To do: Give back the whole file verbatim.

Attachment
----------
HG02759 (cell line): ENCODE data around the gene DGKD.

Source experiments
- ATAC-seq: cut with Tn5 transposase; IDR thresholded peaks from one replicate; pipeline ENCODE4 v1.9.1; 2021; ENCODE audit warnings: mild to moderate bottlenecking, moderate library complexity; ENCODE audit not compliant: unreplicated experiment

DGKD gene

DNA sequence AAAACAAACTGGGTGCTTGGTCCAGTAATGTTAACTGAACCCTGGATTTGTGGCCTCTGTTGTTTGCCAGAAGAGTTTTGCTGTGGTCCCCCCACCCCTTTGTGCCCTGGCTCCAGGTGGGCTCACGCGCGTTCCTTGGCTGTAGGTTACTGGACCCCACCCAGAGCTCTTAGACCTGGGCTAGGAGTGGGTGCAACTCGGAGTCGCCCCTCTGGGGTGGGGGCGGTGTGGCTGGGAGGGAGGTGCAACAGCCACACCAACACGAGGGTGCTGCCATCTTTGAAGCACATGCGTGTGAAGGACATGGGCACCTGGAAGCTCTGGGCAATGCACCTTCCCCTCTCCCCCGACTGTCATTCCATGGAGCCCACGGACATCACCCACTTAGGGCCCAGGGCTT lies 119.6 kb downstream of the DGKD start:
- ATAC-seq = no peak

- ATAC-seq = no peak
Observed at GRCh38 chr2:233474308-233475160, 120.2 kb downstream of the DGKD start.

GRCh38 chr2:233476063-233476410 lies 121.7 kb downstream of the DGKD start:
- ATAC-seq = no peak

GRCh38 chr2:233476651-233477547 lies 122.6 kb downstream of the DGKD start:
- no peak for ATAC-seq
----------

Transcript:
HG02759 (cell line): ENCODE data around the gene DGKD.

Source experiments
- ATAC-seq: cut with Tn5 transposase; IDR thresholded peaks from one replicate; pipeline ENCODE4 v1.9.1; 2021; ENCODE audit warnings: mild to moderate bottlenecking, moderate library complexity; ENCODE audit not compliant: unreplicated experiment

DGKD gene

DNA sequence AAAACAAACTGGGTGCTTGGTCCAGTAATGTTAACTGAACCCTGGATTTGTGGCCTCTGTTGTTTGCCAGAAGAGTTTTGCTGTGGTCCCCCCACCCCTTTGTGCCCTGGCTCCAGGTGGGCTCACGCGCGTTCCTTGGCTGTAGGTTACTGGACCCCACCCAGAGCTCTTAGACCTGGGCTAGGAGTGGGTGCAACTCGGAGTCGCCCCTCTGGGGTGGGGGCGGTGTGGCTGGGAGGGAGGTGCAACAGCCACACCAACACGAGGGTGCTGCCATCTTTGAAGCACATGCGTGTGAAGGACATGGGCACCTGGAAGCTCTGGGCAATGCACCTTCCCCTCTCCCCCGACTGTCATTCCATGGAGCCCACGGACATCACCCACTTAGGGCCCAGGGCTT lies 119.6 kb downstream of the DGKD start:
- ATAC-seq = no peak

- ATAC-seq = no peak
Observed at GRCh38 chr2:233474308-233475160, 120.2 kb downstream of the DGKD start.

GRCh38 chr2:233476063-233476410 lies 121.7 kb downstream of the DGKD start:
- ATAC-seq = no peak

GRCh38 chr2:233476651-233477547 lies 122.6 kb downstream of the DGKD start:
- no peak for ATAC-seq